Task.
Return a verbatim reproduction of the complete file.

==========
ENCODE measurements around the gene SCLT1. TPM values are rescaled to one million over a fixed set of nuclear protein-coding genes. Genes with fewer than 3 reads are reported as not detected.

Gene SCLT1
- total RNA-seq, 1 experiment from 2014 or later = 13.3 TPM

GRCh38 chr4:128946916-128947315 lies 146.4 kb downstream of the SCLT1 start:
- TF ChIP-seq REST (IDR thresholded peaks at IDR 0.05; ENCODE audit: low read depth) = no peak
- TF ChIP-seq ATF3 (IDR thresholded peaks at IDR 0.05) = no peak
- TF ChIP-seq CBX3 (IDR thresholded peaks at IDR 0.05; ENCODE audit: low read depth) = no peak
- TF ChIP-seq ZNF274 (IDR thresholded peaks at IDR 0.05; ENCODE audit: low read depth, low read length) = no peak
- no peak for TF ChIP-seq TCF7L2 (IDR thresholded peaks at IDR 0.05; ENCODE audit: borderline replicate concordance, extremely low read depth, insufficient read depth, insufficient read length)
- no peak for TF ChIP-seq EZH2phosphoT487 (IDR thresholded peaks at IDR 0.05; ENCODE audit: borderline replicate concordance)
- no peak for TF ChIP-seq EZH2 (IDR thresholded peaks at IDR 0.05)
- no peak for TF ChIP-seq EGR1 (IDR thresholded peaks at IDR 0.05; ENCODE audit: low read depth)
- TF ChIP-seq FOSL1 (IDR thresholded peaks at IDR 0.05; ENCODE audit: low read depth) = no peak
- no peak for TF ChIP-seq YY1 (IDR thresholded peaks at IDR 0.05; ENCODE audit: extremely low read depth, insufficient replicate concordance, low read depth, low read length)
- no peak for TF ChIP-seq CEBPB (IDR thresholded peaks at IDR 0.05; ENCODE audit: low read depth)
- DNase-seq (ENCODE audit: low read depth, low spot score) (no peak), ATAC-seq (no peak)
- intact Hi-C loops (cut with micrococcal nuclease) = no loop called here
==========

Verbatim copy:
ENCODE measurements around the gene SCLT1. TPM values are rescaled to one million over a fixed set of nuclear protein-coding genes. Genes with fewer than 3 reads are reported as not detected.

Gene SCLT1
- total RNA-seq, 1 experiment from 2014 or later = 13.3 TPM

GRCh38 chr4:128946916-128947315 lies 146.4 kb downstream of the SCLT1 start:
- TF ChIP-seq REST (IDR thresholded peaks at IDR 0.05; ENCODE audit: low read depth) = no peak
- TF ChIP-seq ATF3 (IDR thresholded peaks at IDR 0.05) = no peak
- TF ChIP-seq CBX3 (IDR thresholded peaks at IDR 0.05; ENCODE audit: low read depth) = no peak
- TF ChIP-seq ZNF274 (IDR thresholded peaks at IDR 0.05; ENCODE audit: low read depth, low read length) = no peak
- no peak for TF ChIP-seq TCF7L2 (IDR thresholded peaks at IDR 0.05; ENCODE audit: borderline replicate concordance, extremely low read depth, insufficient read depth, insufficient read length)
- no peak for TF ChIP-seq EZH2phosphoT487 (IDR thresholded peaks at IDR 0.05; ENCODE audit: borderline replicate concordance)
- no peak for TF ChIP-seq EZH2 (IDR thresholded peaks at IDR 0.05)
- no peak for TF ChIP-seq EGR1 (IDR thresholded peaks at IDR 0.05; ENCODE audit: low read depth)
- TF ChIP-seq FOSL1 (IDR thresholded peaks at IDR 0.05; ENCODE audit: low read depth) = no peak
- no peak for TF ChIP-seq YY1 (IDR thresholded peaks at IDR 0.05; ENCODE audit: extremely low read depth, insufficient replicate concordance, low read depth, low read length)
- no peak for TF ChIP-seq CEBPB (IDR thresholded peaks at IDR 0.05; ENCODE audit: low read depth)
- DNase-seq (ENCODE audit: low read depth, low spot score) (no peak), ATAC-seq (no peak)
- intact Hi-C loops (cut with micrococcal nuclease) = no loop called here